A new law went into effect on Jan. 1 that prohibits cities and counties from adopting laws that ban cruising on city streets.
EAST LOS ANGELES (KABC) -- A parade of classic lowriders slowly cruised down Whittier Boulevard in East Los Angeles on New Year's Day as drivers celebrated the beginning of a new chapter for the California car scene.
A new law went into effect on Jan. 1 that prohibits cities and counties from adopting laws that ban cruising on city streets, giving car lovers the OK to stroll in their customized cars.
"It is a different time. We no longer fall into the stereotypes of what a lowrider is. What a lowrider is? It's us," said Tomas Requejo, a local attorney and lowrider enthusiast who worked to reverse the cruising ban.
Several car clubs gathered for a celebration as the sign that read "No cruising" was taken down.
"It's very important to me because it means I don't have to worry about that for my son, who has a beautiful '54 Chevy, or anybody else's son or daughters," said Requejo.
The 1979 movie "Boulevard Nights" helped introduce low riding and cruising to the world. It shows young Latino drivers cruising along the streets, displaying their modified cars, as a way to meet up with other car fanatics.
"I always say those were the wonder years," said Vidal Herrera, a member of the Los Angeles Lowrider Alliance. "Mainly Sunday night on Whittier Boulevard. It was just a spectacle to see, everybody was here. There was never any trouble."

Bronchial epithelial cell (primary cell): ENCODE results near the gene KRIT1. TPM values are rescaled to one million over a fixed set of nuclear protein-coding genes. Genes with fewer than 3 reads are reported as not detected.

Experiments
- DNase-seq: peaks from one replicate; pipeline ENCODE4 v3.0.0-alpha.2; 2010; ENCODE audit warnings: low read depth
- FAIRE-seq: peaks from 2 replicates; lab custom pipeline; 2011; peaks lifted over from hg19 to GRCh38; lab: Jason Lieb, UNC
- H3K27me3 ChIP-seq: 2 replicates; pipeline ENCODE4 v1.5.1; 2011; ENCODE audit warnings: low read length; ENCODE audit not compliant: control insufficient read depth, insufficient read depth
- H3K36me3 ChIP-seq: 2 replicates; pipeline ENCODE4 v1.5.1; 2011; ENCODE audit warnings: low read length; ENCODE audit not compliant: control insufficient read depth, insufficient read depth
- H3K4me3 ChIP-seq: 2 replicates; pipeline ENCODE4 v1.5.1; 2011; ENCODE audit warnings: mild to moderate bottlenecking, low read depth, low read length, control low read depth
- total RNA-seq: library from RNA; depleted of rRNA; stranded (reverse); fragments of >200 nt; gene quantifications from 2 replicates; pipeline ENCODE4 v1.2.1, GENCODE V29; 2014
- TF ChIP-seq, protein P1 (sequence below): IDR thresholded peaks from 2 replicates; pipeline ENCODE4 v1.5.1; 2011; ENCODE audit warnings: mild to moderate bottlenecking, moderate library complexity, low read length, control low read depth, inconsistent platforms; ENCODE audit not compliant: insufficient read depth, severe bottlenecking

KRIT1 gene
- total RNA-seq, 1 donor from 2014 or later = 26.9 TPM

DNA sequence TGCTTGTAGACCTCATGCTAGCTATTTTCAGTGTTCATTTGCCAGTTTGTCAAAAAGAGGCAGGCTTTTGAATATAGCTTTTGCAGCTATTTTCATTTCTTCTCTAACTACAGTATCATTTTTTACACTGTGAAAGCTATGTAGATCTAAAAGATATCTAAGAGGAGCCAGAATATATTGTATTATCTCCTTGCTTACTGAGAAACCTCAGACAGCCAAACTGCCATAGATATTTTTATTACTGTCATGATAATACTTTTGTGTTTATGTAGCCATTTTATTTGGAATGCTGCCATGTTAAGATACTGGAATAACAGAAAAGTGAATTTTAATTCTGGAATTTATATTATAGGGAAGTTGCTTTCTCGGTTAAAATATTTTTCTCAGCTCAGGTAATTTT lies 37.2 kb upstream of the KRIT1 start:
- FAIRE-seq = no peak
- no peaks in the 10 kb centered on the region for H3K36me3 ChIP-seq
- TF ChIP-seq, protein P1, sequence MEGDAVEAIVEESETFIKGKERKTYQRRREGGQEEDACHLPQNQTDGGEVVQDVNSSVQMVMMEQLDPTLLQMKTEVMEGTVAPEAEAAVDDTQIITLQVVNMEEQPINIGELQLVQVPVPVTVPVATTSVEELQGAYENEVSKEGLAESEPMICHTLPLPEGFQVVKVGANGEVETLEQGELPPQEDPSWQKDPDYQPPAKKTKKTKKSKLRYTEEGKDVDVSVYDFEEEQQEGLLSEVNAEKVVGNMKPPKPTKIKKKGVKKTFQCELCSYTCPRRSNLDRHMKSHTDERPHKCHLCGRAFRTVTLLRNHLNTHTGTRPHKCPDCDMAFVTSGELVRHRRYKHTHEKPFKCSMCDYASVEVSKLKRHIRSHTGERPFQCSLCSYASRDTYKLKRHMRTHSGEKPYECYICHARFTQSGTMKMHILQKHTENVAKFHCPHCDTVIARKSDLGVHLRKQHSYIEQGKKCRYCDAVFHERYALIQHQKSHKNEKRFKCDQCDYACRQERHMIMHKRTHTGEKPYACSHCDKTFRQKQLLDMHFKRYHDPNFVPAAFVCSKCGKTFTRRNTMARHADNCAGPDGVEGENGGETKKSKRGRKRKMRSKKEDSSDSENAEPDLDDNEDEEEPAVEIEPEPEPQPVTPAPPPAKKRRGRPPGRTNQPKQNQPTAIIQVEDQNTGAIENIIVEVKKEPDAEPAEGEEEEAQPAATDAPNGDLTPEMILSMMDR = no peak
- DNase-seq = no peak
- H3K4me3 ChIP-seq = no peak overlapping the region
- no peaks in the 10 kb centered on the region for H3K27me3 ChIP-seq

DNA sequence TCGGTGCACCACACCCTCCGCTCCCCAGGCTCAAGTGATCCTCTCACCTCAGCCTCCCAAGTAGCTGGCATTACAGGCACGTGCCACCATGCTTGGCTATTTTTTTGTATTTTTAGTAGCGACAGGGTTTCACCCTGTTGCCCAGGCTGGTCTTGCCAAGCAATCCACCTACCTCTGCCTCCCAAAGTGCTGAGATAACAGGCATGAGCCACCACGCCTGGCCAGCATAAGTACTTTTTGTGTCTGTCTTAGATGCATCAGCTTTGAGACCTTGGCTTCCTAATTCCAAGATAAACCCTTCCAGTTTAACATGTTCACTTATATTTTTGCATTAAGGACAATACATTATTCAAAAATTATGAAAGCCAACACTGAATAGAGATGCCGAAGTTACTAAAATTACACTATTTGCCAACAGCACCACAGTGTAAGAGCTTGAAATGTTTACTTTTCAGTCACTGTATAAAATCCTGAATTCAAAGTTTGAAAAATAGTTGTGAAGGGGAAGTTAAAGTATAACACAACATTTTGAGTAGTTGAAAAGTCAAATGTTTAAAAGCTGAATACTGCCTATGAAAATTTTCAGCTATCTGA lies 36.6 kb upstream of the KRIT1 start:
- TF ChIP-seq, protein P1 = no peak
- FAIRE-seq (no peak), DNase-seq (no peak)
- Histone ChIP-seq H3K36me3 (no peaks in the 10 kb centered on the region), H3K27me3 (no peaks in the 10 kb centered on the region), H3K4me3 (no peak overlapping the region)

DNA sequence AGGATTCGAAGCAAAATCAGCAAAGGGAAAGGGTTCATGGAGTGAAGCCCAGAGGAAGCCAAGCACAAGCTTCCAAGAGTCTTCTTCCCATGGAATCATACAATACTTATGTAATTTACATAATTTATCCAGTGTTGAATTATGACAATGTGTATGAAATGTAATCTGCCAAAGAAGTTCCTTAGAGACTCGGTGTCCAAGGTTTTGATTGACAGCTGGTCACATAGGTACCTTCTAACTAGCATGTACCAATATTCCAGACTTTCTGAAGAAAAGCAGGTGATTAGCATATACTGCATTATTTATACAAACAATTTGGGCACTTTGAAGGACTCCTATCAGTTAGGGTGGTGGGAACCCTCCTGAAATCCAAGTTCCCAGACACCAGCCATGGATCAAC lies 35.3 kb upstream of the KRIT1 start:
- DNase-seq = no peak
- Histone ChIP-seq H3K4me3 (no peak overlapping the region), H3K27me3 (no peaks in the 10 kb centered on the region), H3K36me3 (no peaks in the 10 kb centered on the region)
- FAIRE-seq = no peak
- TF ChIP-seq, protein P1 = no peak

Cruising was curbed starting in late 1970s amid rising violence and stereotypes about the culture. The Los Angeles County Sheriff's Department, which once led the charge to close streets, is now working with car clubs to ensure the roads are open and safe.
"Getting this back, it shows a little bit of trust in us," said Miguel Torres with Imperials Car Club. "Let us keep the trust open, you know, with the merchants, the people out here, the community especially. Letting them know that we're not here to cause problems or trouble."
While young Latino men popularized low riding, women also had a hand in helping the culture develop.
"It's like a hobby," said Pat Saldana with Vintage Ladies Car Club. "Everybody has their likings of different things, but we like low riding, showing our cars, and what we have. Everybody has their own style and taste."
In the years following cruising bans, car clubs gathered at car shows, but the lifting of those restrictions has given the lowrider community their traditional avenue to gather once again.